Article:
According to the ATO, phoenix behaviour involves the deliberate liquidation of companies to avoid their having to pay superannuation obligations and other tax liabilities and to avoid paying creditors and suppliers.
In this particular case, a network of companies provided labour-hire services such as seasonal fruit picking and meat packing and had been failing to pay workers their superannuation entitlements.
Deputy Commissioner Michael Cranston said the new powers, known as superannuation guarantee estimates (SGEs), allow the ATO to step in where it sees likely phoenix activity and to protect workers’ super entitlements before companies try to liquidate to avoid their responsibilities.
Speaking to SMSF Adviser, an ATO spokesperson said the law regarding SGEs is applied to employers to ensure they meet their obligations regarding their employees’ superannuation entitlements.
"To that end, the new power enables the ATO to extract money from a company or its directors so that it can be paid into an employee’s super account, including a self-managed superannuation fund where applicable," the spokesperson said.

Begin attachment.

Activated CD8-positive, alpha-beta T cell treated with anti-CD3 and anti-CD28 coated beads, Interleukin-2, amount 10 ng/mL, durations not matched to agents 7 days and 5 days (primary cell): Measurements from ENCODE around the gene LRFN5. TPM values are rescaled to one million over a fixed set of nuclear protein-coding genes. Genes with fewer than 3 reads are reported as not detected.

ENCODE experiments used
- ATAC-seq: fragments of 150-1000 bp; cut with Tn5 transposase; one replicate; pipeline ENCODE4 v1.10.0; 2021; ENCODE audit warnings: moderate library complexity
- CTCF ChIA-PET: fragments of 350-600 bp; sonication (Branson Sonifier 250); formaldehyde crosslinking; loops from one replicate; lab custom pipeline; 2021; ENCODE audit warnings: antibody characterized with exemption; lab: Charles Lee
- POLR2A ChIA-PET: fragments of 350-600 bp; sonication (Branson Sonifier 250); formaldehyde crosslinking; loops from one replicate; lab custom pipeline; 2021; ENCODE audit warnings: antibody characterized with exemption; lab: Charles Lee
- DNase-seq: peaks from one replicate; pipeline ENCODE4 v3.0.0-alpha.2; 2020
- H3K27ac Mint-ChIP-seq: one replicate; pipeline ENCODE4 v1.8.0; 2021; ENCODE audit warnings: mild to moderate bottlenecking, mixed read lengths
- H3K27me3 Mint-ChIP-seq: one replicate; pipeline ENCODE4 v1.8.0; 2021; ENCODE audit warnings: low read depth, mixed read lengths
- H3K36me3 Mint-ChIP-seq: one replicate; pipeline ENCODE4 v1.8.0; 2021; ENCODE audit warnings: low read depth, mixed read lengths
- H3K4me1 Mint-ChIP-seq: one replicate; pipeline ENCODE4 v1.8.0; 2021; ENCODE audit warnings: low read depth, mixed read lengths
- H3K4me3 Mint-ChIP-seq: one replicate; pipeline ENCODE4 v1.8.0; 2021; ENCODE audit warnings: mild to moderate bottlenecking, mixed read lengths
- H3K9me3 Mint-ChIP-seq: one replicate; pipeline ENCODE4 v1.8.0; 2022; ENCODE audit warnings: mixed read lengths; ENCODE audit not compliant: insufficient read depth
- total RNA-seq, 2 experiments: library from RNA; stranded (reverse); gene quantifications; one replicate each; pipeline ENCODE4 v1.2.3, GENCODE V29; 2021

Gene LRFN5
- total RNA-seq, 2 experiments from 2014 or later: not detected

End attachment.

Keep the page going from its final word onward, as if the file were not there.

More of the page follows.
Mr Cranston also explained the ATO can also issue director penalty notices which make directors personally liable for the company’s unpaid superannuation obligations.
“Phoenix operators cheat their workers and undercut honest business," he said. "Tackling the behaviour is a key focus for the ATO. We expect to use these powers more frequently against phoenix operators.”
According to the ATO, SGE powers allow the ATO to raise liabilities against companies who fail to disclose details of their employees.
The new powers also allow the ATO to deal with this type of phoenix behaviour in real time, by making a reasonable estimate of a company’s superannuation obligations and raising a debt against the company or its directors before the company can be put into liquidation.